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Mary Daly is an internationally recognised scholar whose pathbreaking research has had a transformative impact on Irish historiography.  She has also been a remarkable academic leader both in University College Dublin and in the Royal Irish Academy.

Emeritus Professor of Irish History at University College Dublin, Mary Daly’s impact on the writing of 19th and 20th century Irish history has been truly ground-breaking. She has succeeded spectacularly in her lifelong goal of broadening the scholarly account of Ireland’s past from a traditional focus on high politics, nationalism, unionism, and Anglo-Irish relations (while also making discerning contributions in those very fields). Her approach represents a significant challenge to current and future historians to leave their disciplinary silos and seek a more integrated approach to the writing of history.

Professor Daly is a remarkably prolific author. She is the sole author of 10 books as well as numerous articles and book chapters.  Her research interests range widely from women’s history, the history of marriage and family, and migration, to economic development, state formation, and citizenship. Taken as a whole, this formidable body of scholarship combines social, economic, and political analysis in an original and often provocative interpretation of Irish history in the late nineteenth and twentieth centuries.

A pre-eminently archives-driven historian, Professor Daly’s publications display a consistent record of rich and extensive archival research. Her pioneering 1984 book Dublin: the deposed capital: a social and economic history 1860–1914, was the first major work on the urban history of nineteenth century Ireland and the first to use the state records from the Chief Secretary’s Office as a source for social and economic history.

Professor Daly also played an influential role in the opening up of archives, in particular the National Archives of Ireland, in the late 1980s and 1990s. The availability of this material meant that the history of post-independence Ireland could now be written from primary sources and Professor Daly took full advantage of the newly available material; an early example of this is her 1992 monograph, Industrial Development and Irish National Identity, 1922–1939 that was one of the first publications on twentieth-century Ireland to be based on government papers. It is a tour de force of erudition and of skilful weaving of different sorts of history.

Professor Daly’s more recent publications, Sixties Ireland: reshaping the economy, state and society, 1957-73 (2016) and The slow failure: population decline and independent Ireland, 1920-1973 (2006) are models of archival research that reach out far beyond their roots in debates within government departments, to transform our understanding of everyday lived experience in post-war Ireland and its UK diaspora.

In her research and writing Professor Daly has sought to examine, and often challenge, some of the more simplistic assumptions about modern Ireland, such as Irish exceptionalism or the exaggerated economic and social revolution of the Lemass era.  Consequently, her publications demonstrates a strong commitment to viewing Irish history in an international or trans-national context.

Professor Daly’s impact on the study of modern Irish economic and social history is, therefore, immense and, most importantly, it is continuing. Throughout her career she has also taught, supported and mentored a significant number of history students at undergraduate, post-graduate and post doctorate levels – inspiring current and future generations of historians.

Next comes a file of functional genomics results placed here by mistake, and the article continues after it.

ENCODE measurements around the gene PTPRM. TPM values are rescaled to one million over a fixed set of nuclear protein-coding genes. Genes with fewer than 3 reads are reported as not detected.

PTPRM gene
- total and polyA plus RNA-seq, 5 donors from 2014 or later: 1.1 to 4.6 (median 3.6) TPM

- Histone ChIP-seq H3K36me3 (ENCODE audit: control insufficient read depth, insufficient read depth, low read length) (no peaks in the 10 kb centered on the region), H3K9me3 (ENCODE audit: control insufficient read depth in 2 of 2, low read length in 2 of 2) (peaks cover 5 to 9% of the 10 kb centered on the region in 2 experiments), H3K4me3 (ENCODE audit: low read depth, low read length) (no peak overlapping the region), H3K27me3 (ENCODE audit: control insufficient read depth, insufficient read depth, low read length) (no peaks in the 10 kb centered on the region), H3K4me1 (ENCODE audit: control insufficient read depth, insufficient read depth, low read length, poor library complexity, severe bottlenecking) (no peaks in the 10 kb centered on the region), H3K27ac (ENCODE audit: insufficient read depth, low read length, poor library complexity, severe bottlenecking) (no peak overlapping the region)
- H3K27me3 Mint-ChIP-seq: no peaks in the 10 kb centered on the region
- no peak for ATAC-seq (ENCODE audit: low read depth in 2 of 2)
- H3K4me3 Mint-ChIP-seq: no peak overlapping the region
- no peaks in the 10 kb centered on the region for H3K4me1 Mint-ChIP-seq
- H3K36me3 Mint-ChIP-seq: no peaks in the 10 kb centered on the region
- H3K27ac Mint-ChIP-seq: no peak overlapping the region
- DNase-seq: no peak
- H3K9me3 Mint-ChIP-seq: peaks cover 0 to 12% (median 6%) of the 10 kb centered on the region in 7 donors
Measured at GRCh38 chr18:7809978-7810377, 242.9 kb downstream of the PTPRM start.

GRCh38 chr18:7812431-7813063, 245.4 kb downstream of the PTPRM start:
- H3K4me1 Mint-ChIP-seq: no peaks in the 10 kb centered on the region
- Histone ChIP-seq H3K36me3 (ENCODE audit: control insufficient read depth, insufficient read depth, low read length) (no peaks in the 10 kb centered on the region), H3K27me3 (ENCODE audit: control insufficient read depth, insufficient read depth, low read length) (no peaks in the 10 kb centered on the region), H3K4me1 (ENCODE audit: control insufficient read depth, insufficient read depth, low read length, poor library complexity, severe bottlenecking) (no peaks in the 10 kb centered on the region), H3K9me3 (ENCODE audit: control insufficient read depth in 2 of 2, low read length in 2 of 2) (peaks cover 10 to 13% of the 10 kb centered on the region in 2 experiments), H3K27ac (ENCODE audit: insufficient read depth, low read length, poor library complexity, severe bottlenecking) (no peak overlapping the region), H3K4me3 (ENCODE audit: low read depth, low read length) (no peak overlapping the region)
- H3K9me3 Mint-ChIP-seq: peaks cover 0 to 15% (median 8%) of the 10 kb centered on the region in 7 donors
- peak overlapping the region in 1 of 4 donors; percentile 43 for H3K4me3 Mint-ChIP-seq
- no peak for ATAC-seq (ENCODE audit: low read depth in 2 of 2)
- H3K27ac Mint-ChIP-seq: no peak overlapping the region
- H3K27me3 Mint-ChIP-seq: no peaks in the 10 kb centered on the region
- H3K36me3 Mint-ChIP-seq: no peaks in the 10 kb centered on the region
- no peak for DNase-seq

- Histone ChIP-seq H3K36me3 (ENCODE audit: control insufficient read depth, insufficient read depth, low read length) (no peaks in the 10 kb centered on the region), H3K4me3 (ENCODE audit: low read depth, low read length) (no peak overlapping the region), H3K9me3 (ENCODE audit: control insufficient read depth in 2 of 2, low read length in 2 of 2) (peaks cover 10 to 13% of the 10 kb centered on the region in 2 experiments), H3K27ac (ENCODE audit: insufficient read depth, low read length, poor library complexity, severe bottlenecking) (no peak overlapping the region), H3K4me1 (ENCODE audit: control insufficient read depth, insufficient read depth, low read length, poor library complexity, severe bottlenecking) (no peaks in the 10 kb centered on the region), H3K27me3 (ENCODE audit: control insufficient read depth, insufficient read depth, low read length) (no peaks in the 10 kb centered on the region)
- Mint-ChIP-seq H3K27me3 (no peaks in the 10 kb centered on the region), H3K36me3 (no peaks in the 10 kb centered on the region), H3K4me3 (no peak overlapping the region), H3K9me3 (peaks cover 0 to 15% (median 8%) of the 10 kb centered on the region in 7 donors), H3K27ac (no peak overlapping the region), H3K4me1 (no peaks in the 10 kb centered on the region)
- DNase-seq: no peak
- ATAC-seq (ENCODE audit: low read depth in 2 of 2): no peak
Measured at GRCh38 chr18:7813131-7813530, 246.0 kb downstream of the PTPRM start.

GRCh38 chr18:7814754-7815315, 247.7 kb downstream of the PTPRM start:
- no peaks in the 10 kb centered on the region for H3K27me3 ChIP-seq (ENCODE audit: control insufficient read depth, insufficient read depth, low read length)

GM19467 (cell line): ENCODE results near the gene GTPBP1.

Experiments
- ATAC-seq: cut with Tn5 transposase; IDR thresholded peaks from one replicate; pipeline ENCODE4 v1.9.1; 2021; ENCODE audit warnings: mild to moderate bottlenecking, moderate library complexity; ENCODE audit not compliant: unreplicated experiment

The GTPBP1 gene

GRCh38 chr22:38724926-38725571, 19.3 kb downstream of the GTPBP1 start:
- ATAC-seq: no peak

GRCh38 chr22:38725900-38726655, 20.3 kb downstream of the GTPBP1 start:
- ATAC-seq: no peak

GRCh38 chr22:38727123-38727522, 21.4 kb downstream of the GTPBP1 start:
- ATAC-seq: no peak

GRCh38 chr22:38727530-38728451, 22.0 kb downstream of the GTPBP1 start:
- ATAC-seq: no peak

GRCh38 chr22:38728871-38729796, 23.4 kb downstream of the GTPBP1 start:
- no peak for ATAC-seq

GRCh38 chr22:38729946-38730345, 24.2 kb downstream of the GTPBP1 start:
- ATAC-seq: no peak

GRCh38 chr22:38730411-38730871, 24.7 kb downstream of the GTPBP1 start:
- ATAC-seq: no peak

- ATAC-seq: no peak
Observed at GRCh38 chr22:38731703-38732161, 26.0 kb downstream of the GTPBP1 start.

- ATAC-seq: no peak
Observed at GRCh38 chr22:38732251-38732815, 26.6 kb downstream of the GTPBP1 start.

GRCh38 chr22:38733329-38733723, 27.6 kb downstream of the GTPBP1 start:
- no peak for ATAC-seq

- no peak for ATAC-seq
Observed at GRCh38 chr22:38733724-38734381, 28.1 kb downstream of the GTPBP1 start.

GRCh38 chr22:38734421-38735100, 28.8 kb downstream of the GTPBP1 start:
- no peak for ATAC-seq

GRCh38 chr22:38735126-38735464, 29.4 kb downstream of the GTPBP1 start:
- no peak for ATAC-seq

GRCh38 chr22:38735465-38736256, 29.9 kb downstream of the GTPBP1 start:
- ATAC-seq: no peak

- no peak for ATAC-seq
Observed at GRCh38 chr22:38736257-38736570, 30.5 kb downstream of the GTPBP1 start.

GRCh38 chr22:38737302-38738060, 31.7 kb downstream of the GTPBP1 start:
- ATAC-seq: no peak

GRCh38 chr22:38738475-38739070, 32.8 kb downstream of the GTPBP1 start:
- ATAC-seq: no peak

In addition to her intellectual contribution to Irish historical studies, Mary Daly has been an influential leader in Higher Education in Ireland and in Irish society more generally. As the founding director of the Humanities Institute of Ireland (latterly the UCD Humanities Institute), she created a vibrant and transformative research community for postgraduate scholars in the humanities. She has been a member of a number of prominent government advisory bodies and boards including the Higher Education Authority, the Irish Manuscripts Commission and the Decade of Centenaries Expert Advisory Group. Most recently, her membership of the Commission of Investigation into Mother and Baby Homes brought together her knowledge of 20th-century Irish social history, her archival expertise and her deep commitment to public service. The final report of the Commission included the most comprehensive analysis yet to be published of the wide societal context in which the institutionalisation of single mothers was normalised.

Elected to membership of the Royal Irish Academy in 1991, Professor Daly served as Vice-President in 1996–97 and again in 2008-09.  She was a member of  Council 1997–2000, 2007-08 and 2009-11 and was Academy Secretary between 2000 and 2004.  In 2014, she was elected as the first female president of the Academy. As an active and imaginative President, she championed many programmes and events, among them her support for the conference on making peace in Ireland, which has now been recorded in an Academy publication, ‘Brokering the Good Friday Agreement: the untold story’. The profile of women members was greatly raised by her election as President and her determination to increase the number of female MRIAs has borne fruit, and those efforts continue in the Academy today.

In summary, Mary Daly’s academic and public service record amply fulfil all the criteria for one of the Academy’s highest awards.